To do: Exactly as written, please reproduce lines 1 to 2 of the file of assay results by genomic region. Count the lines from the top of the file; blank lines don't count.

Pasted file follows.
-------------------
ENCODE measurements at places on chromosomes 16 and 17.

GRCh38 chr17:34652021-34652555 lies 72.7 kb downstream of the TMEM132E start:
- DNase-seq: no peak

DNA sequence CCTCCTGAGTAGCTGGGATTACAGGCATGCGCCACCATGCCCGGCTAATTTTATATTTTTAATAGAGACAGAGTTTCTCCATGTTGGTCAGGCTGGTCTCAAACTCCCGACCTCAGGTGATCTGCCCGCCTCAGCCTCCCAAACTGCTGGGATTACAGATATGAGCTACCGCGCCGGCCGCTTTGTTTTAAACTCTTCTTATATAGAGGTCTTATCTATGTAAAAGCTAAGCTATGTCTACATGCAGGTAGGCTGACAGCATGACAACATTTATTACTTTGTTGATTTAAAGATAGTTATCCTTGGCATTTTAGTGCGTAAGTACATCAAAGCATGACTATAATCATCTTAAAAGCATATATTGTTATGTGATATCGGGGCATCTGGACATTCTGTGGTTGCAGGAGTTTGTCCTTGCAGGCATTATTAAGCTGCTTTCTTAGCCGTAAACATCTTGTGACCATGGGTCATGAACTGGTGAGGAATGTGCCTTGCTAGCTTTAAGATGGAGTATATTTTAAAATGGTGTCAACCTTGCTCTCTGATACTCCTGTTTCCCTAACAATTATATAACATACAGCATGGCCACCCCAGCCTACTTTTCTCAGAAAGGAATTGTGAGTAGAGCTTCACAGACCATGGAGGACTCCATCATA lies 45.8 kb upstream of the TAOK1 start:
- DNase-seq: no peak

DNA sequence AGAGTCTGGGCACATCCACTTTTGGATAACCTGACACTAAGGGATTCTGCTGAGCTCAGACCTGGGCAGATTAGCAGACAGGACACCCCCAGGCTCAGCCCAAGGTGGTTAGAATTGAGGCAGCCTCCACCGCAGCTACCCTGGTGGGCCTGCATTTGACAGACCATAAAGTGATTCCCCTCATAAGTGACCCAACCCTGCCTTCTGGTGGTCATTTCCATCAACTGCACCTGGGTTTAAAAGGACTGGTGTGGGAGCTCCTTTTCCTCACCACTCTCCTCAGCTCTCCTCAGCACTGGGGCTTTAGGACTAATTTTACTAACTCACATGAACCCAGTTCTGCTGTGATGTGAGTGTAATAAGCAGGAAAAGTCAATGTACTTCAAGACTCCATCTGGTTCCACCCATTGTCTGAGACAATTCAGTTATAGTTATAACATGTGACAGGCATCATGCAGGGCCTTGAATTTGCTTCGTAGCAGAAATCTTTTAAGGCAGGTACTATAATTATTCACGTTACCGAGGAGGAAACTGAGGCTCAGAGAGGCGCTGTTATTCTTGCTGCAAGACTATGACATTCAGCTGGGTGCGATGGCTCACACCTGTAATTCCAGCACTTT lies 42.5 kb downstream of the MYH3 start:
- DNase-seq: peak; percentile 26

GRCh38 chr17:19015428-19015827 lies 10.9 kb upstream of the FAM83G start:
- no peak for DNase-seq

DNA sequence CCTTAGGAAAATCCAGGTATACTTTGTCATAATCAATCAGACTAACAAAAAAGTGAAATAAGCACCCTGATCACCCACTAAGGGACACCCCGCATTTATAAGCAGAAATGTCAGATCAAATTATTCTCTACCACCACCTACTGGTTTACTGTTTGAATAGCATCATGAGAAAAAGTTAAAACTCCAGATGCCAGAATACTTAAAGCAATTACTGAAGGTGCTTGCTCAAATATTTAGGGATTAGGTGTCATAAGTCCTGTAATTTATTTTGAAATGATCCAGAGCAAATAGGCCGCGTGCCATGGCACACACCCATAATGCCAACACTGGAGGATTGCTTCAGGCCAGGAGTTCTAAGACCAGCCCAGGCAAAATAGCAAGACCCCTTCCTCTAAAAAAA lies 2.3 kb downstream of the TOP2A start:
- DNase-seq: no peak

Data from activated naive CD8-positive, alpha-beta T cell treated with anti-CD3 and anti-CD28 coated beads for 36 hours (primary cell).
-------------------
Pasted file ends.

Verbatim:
ENCODE measurements at places on chromosomes 16 and 17.

GRCh38 chr17:34652021-34652555 lies 72.7 kb downstream of the TMEM132E start: